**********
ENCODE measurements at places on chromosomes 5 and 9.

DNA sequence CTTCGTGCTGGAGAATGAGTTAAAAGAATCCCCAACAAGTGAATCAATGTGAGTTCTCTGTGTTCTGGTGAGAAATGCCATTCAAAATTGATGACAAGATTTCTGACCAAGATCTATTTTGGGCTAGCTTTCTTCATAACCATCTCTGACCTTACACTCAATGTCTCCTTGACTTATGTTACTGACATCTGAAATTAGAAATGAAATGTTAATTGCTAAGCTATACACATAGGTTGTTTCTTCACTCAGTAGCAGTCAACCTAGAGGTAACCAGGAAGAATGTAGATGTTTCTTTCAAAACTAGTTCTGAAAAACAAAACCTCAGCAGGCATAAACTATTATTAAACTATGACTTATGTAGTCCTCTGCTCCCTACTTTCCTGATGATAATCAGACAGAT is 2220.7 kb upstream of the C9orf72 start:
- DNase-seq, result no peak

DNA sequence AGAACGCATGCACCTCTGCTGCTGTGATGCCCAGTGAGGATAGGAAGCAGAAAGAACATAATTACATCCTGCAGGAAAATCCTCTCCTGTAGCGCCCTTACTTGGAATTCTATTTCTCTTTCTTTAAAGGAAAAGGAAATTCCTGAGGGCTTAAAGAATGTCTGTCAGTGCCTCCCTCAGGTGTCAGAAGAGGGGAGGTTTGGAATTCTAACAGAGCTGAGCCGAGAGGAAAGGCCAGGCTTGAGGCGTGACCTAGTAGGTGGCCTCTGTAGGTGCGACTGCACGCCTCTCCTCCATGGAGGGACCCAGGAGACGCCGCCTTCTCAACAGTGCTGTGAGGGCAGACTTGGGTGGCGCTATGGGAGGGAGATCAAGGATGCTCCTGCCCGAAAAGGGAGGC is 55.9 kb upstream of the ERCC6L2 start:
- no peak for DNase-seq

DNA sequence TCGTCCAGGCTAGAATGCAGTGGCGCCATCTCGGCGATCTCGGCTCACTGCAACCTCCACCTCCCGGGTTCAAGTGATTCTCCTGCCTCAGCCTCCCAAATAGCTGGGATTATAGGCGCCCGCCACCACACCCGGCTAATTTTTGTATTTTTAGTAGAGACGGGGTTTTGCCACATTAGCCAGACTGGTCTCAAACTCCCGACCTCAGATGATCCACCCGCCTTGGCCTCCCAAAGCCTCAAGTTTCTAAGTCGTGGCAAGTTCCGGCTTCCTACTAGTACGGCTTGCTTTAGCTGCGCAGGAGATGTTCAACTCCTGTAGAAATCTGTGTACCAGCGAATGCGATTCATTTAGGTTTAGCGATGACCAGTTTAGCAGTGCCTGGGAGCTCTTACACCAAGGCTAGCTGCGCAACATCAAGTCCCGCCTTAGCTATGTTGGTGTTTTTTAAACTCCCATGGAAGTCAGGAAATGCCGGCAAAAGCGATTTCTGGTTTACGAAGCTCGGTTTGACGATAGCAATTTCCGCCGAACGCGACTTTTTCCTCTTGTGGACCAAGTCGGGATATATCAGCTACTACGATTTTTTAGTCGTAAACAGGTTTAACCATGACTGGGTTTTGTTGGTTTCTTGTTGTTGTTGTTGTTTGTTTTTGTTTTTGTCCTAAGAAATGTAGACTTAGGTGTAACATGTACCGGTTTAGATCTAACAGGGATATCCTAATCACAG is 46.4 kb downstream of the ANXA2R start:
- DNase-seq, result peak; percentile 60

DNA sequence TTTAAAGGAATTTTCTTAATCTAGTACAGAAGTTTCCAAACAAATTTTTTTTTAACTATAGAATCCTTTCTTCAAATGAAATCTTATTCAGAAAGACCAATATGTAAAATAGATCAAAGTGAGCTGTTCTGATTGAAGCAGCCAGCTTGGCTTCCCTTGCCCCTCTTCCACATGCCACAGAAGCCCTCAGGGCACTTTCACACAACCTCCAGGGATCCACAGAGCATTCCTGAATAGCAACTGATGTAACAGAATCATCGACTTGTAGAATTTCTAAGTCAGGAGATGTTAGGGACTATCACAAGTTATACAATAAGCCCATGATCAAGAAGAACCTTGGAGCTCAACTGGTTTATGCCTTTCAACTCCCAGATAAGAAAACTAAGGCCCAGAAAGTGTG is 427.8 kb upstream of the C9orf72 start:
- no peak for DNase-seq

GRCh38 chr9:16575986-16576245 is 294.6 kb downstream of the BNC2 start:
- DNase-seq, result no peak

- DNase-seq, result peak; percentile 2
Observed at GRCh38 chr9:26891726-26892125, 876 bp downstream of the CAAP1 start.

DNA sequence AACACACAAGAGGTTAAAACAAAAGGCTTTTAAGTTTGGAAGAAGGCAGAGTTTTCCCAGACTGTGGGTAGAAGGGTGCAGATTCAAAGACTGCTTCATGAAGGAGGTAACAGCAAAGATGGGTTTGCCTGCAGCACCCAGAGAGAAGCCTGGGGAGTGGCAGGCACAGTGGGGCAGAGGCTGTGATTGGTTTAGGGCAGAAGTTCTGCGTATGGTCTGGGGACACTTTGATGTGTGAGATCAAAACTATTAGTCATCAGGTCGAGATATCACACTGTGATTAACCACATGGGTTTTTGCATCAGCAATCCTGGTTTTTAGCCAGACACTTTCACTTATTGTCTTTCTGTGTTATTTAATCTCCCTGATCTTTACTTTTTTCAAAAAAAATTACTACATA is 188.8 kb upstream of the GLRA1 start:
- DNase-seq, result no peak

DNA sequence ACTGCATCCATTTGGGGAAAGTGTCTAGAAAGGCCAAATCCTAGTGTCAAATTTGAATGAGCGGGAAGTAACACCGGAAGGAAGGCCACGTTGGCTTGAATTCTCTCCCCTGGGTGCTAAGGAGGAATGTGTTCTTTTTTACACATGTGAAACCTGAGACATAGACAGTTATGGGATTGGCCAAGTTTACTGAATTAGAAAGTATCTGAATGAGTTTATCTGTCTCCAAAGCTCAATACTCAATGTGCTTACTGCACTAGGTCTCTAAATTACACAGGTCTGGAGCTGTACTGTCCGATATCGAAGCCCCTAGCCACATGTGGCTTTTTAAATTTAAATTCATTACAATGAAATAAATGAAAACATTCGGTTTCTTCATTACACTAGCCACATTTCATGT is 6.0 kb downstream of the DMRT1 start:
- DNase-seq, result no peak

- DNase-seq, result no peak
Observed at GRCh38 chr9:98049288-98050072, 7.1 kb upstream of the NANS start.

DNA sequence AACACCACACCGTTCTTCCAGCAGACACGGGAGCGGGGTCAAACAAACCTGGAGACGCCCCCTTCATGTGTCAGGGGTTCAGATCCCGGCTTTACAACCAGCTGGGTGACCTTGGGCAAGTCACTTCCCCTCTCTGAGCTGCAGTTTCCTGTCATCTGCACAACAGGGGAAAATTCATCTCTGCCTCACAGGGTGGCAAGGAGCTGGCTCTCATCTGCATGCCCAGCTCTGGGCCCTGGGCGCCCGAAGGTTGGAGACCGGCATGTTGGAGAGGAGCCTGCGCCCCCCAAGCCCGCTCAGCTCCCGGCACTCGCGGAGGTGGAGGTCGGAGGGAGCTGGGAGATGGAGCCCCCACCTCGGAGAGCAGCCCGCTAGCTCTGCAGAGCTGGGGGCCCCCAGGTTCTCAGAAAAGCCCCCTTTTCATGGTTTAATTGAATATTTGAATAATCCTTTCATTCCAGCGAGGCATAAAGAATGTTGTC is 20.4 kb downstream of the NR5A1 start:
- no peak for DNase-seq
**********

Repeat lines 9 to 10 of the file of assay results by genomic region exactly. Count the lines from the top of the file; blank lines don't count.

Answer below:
- no peak for DNase-seq

GRCh38 chr9:16575986-16576245 is 294.6 kb downstream of the BNC2 start: